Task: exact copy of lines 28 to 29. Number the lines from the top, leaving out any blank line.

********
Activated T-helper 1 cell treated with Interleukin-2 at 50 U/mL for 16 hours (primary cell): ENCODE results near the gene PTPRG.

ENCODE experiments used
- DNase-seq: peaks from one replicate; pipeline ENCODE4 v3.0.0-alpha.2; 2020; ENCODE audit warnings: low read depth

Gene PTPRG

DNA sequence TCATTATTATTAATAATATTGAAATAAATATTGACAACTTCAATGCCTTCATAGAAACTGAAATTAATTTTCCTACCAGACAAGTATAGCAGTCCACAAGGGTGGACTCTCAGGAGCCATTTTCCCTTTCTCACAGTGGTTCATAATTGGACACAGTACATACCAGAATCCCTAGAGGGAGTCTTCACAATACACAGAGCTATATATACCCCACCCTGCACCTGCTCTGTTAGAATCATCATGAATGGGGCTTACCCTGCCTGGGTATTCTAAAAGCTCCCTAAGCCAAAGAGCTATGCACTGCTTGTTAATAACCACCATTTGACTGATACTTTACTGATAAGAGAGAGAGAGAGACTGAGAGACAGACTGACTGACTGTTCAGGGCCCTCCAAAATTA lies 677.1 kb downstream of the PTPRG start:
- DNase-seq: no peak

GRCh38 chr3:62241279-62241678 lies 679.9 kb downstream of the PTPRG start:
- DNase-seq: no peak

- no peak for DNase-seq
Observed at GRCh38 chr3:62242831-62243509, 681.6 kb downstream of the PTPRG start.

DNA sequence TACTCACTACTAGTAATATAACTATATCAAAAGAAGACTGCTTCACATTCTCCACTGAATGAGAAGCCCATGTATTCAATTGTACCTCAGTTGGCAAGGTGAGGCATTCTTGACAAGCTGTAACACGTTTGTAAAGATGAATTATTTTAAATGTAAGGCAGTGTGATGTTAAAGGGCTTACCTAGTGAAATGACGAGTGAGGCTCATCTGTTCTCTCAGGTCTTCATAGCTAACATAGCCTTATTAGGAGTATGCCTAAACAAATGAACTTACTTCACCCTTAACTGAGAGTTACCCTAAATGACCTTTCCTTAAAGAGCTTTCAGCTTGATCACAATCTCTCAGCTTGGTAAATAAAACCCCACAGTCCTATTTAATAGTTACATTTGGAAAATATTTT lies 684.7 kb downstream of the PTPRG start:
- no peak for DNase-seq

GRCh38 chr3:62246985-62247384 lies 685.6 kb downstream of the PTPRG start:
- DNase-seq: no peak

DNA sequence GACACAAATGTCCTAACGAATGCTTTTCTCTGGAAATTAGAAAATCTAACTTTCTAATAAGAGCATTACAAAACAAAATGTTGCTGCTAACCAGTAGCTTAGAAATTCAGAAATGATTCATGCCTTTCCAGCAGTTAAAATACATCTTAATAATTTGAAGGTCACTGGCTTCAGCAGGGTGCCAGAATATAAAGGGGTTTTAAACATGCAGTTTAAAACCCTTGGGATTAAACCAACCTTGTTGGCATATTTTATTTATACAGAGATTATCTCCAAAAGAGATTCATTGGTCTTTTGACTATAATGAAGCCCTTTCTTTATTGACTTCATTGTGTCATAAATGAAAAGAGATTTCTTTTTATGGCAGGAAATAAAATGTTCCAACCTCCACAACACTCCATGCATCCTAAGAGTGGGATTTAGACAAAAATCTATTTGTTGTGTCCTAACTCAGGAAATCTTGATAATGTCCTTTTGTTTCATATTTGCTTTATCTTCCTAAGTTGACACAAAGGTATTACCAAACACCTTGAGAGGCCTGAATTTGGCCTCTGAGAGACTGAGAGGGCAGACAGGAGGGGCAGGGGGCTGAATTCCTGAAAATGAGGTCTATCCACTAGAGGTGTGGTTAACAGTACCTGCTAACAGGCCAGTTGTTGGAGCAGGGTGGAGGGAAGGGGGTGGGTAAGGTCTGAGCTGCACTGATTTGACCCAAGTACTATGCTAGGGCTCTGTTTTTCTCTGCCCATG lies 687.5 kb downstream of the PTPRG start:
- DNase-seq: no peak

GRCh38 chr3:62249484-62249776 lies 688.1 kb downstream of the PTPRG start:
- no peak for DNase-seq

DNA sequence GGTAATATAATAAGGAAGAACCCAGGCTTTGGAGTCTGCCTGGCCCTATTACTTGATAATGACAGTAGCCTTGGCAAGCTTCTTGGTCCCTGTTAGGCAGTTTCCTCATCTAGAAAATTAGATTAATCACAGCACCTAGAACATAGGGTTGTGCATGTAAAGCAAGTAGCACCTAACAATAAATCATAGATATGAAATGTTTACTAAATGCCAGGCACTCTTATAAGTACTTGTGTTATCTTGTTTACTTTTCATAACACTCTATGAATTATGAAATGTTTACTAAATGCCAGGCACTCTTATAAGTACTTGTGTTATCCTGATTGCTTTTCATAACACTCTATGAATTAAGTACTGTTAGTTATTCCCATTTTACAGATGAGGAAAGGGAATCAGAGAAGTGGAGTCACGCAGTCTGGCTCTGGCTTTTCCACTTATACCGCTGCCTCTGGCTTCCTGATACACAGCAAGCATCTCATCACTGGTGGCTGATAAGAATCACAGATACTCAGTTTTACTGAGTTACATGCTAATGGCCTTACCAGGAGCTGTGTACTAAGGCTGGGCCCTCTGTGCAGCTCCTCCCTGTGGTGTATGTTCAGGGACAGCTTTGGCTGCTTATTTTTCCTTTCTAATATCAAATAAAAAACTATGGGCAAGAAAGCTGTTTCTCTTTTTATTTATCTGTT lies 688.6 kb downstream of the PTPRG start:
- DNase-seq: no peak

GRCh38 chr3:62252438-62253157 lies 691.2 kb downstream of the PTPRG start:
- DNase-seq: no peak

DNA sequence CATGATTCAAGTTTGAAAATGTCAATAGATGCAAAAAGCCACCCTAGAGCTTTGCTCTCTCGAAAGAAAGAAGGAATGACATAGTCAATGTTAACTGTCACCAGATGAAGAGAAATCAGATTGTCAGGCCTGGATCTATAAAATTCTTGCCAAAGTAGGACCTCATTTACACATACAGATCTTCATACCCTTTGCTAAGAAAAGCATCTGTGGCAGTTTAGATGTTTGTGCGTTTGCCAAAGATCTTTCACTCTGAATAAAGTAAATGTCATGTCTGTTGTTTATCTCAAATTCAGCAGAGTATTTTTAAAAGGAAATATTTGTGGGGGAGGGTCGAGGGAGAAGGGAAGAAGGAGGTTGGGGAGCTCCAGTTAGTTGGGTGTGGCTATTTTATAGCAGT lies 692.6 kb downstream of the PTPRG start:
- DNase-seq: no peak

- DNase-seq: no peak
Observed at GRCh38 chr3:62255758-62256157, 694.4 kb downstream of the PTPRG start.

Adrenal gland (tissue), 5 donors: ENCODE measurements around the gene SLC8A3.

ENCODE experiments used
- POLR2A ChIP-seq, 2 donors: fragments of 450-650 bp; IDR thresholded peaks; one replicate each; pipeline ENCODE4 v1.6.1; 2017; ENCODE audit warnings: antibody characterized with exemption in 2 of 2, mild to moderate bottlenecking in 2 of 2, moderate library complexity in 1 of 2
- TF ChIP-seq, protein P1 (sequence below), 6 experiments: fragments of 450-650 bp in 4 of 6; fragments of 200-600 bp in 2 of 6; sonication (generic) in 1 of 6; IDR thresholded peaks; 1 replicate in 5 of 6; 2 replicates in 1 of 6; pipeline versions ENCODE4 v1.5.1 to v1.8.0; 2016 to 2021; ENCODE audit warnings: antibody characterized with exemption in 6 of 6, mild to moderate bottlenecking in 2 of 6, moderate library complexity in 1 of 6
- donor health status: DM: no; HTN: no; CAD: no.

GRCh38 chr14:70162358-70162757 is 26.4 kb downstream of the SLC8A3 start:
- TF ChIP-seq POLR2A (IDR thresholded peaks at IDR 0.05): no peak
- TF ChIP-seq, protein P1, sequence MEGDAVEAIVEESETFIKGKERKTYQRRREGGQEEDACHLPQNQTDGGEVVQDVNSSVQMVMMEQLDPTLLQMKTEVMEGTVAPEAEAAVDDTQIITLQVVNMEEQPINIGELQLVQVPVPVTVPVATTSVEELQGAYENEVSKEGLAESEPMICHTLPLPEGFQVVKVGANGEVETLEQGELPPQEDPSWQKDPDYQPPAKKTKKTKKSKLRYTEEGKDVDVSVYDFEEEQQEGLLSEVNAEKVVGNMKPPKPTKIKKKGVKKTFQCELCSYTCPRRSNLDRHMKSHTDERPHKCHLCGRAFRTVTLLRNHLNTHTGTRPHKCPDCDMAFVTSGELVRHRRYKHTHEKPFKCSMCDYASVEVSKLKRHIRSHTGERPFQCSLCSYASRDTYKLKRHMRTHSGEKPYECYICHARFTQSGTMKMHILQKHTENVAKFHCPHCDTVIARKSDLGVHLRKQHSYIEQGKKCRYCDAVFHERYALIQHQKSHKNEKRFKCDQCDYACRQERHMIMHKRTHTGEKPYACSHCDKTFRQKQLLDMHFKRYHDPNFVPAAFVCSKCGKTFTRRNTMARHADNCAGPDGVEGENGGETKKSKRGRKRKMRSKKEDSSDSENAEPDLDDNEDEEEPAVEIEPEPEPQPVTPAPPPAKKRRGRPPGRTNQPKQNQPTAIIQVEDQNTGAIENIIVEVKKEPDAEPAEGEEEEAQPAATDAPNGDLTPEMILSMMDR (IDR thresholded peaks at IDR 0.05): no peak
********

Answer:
ENCODE experiments used
- POLR2A ChIP-seq, 2 donors: fragments of 450-650 bp; IDR thresholded peaks; one replicate each; pipeline ENCODE4 v1.6.1; 2017; ENCODE audit warnings: antibody characterized with exemption in 2 of 2, mild to moderate bottlenecking in 2 of 2, moderate library complexity in 1 of 2